logo   The Dried Rat-Dog (OD12004)
Musicians Peter Brötzmann — tarogato, e-flat clarinet, alto/tenor sax
Hamid Drake — frame drum, tablas, drums
Cover and Artwork cover

Cover art & booklet concept: Peter Brötzmann
Graphic design: Louise Molnar
Photography: Fred Burkhart

Songs 1. The Dried Rat-Dog (15:50)
2. It’s an Angel on the Door (6:51)
3. Open into the Unknown (5:17) (MPEG2)
4. Trees Have Roots in the Earth (10:57)
5. The Uninvited Entertainer (16:09)
6. Dark Wings Carry Off the Sky (7:21)
total time: 63:24

All compositions by P. Brötzmann (GEMA); H. Drake (Smiling Forehead/BMI)

Recording Info

Recorded at Sparrow Sound Design, Chicago, IL, May 24, 1994

Produced by: Peter Brötzmann, Hamid Drake & John Corbett
Executive Producer: Bruno Johnson
Engineer: Bradley Parker-Sparrow

Liner Notes

When they recorded Interstellar Space in 1967, John Coltrane and Rashied Ali set a very high standard for the pairing of drums and horns. It’s proved a sturdy, if not exactly standard, instrumentation — think of subsequent duets between Ali and Frank Lowe, Max Roach and Archie Shepp or Anthony Braxton, Evan Parker and John Stevens, Han Bennink and Willem Breuker, Jimmy Lyons and Andrew Cyrille, Fred Anderson and Steve McCall, Steve Lacy and Steve Arguelles, Mats Gustafsson and Paul Lovens. Drums and reeds work well together, leaving the energy, drive, and punctual power without either the bass or piano to suggest or demand a particular harmonic territory. It’s a direct intimate line of communication between two complementary instruments, but it’s a demanding format as well, each player bare, open for all ears to hear, with nothing much to hide behind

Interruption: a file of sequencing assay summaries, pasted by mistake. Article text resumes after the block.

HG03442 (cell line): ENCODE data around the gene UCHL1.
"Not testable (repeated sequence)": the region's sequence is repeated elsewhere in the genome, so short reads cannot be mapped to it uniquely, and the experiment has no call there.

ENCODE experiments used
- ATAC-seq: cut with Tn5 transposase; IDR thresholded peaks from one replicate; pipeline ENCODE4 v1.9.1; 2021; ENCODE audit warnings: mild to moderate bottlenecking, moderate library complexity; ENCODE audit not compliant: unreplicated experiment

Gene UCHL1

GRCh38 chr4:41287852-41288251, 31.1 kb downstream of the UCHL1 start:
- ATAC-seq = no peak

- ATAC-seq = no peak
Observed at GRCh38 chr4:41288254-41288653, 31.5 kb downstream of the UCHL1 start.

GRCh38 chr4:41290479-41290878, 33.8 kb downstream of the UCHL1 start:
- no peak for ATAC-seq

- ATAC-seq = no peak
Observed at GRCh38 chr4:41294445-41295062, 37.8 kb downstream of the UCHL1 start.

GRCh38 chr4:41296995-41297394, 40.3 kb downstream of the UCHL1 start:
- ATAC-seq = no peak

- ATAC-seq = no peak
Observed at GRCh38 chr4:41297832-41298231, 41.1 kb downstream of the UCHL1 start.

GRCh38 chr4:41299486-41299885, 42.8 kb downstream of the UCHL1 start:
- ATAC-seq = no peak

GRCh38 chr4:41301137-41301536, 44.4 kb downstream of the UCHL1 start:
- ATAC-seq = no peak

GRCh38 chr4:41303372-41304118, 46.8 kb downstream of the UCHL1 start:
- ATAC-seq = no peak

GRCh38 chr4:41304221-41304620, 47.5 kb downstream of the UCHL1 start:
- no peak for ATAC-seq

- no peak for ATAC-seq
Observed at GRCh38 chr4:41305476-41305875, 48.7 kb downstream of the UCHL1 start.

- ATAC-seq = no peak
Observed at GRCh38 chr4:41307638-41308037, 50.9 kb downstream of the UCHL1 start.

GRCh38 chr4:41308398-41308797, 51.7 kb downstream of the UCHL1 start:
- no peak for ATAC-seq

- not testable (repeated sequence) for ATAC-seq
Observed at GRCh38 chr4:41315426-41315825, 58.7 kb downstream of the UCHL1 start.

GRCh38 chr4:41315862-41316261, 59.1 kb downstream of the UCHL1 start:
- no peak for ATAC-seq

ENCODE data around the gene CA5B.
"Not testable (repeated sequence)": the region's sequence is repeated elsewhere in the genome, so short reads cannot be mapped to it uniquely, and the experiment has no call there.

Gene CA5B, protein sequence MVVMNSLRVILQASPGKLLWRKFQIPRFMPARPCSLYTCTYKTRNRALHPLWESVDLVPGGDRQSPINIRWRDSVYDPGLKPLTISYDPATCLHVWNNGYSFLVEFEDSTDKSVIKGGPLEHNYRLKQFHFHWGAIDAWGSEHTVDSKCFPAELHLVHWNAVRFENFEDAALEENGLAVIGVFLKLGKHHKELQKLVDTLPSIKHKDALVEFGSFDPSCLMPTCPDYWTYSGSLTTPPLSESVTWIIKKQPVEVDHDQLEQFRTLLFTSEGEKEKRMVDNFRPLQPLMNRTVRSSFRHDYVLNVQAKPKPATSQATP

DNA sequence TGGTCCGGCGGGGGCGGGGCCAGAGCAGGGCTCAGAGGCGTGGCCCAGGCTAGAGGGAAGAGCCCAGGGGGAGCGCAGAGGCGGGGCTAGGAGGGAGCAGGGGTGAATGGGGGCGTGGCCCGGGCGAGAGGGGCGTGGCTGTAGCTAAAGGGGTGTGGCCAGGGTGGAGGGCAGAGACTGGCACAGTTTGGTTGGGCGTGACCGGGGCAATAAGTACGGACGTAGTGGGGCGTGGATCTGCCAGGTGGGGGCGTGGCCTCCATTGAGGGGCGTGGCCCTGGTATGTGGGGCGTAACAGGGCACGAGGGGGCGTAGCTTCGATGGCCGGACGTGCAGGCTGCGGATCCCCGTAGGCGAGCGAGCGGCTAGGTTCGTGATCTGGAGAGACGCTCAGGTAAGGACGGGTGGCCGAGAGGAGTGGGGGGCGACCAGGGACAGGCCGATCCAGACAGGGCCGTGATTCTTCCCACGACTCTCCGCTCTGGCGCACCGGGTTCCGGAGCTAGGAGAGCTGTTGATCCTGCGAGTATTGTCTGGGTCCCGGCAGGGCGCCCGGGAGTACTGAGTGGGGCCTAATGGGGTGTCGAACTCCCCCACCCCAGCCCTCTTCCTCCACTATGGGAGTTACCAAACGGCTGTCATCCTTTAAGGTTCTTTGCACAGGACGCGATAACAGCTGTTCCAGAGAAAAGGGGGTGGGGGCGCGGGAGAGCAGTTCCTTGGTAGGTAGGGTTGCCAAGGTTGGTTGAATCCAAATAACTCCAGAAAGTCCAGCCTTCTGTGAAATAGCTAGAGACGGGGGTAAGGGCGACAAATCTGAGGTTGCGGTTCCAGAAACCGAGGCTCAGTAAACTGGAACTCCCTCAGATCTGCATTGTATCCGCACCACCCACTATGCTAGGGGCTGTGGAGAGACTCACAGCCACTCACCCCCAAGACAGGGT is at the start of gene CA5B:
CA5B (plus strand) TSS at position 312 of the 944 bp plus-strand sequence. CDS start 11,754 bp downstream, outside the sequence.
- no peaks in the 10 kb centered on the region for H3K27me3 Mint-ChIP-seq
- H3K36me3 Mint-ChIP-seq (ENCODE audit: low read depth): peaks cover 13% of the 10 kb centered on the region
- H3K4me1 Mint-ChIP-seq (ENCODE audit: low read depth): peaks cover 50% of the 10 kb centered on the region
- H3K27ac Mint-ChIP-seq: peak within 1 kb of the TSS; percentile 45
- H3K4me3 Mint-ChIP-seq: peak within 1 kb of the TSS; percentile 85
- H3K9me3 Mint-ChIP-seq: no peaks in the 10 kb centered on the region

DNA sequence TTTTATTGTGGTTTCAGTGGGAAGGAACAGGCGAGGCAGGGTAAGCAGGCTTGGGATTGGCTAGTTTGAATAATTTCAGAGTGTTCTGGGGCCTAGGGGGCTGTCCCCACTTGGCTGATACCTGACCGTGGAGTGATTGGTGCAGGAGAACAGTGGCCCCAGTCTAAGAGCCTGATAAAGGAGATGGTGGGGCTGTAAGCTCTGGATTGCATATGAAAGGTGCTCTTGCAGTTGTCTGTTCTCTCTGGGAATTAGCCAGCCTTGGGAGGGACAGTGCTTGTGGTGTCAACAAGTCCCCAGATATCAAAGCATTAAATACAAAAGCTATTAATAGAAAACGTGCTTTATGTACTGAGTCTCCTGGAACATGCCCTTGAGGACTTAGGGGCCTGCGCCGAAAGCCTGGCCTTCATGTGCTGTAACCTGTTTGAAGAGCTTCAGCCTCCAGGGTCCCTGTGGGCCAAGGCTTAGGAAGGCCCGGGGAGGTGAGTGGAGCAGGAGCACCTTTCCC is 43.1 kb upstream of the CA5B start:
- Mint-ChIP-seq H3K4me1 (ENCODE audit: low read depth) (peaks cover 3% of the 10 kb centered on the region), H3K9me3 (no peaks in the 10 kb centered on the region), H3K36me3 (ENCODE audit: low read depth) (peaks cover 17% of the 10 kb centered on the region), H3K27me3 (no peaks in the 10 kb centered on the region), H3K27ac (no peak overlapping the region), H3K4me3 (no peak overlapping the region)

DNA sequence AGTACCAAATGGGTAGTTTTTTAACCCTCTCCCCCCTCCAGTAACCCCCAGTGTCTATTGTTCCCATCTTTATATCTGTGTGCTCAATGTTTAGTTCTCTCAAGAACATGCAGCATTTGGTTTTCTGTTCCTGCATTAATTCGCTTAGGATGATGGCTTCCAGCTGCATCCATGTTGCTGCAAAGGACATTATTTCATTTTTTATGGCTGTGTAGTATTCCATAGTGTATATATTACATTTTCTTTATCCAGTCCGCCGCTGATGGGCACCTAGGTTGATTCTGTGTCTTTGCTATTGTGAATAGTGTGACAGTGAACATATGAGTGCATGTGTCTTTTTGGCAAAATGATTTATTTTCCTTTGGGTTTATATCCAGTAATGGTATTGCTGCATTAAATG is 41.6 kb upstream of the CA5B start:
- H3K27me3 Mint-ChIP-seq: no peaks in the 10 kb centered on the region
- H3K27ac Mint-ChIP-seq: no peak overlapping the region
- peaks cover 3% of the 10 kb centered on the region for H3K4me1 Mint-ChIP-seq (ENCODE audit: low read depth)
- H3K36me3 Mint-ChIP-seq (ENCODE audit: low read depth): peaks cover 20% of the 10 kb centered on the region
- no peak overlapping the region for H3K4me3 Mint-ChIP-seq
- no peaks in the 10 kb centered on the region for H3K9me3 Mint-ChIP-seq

Peter Brötzmann loves to play with drummers. He’s worked with some of the very best, including long-term stands with Bennink, Louis Moholo, and Ronald Shannon Jackson. But his duo with Chicagoan Hamid Drake is something else, something very special. In the half-dozen or so times I’ve seen them since Leo Krumpholtz first paired them a few years back for a concert at Southend Musicworks (Drake replaced East German pianist Ulrich Gumpert, who couldn’t make the tour), it’s gradually become my favorite setting for the tenor Teuton. Indeed, I’d venture to say that The Dried Rat-Dog is the best Brötz record in 15 years (probably his best sounding record ever!), packed with unexpected gestures, warmth, subtlety, gumbo, vulnerability, and enough passion and blast to remind you you’re alive.

Drake brings out a rarely seen gentle side of Brötzmann; it was always there, just eclipsed by his more mondo mania. With an unerring sense of time and gritty swing, Drake plays body music. He has a loving brush that’ll lull you and a strong stroke that’ll clobber you — either way physical response is required. His trap solo on the title cut shows what conviction and presence he has; nothing tentative or unfocused about those rhythmic ideas. Brötz’s reaction to the percussionist’s big-eared internationalism and Edward Blackwellian polyrhythms is to counter with highly, charged rhythmic reed work; the first surprise listening to this record will come from Brötzmann’s intricate rhythmic interplay, his brilliant clipped staccato exchanges and disquieting, pulsed, mourning dove cooing on "The Uninvited Entertainer," for instance. Or his sensuous, rhythmic, vaguely Middle Eastern e-flat clarinet lines on "Open into the Unknown."